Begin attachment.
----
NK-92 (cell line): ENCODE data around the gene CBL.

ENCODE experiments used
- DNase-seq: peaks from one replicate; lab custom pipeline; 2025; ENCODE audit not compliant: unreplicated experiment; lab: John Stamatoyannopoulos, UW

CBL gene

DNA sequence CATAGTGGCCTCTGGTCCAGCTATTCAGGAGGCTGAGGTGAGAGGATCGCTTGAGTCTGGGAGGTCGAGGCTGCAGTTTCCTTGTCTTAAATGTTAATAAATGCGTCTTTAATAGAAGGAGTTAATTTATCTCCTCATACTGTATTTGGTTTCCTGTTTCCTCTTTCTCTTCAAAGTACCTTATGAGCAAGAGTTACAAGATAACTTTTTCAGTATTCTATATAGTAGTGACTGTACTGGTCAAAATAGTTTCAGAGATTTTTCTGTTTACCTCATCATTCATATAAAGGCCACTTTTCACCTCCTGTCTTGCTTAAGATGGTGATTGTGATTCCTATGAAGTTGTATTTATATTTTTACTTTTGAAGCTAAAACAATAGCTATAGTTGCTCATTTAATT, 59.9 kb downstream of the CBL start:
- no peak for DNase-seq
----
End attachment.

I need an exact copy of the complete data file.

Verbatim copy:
NK-92 (cell line): ENCODE data around the gene CBL.

ENCODE experiments used
- DNase-seq: peaks from one replicate; lab custom pipeline; 2025; ENCODE audit not compliant: unreplicated experiment; lab: John Stamatoyannopoulos, UW

CBL gene

DNA sequence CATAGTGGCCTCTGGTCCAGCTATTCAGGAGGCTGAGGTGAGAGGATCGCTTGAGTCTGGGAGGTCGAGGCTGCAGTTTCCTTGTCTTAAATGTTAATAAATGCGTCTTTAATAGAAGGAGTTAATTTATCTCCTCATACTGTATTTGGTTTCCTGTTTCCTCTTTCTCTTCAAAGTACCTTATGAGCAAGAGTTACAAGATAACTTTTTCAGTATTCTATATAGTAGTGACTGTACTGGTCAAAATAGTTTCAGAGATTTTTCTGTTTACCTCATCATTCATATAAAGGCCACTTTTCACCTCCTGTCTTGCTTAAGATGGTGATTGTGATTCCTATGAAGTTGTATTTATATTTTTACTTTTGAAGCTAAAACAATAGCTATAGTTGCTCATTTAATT, 59.9 kb downstream of the CBL start:
- no peak for DNase-seq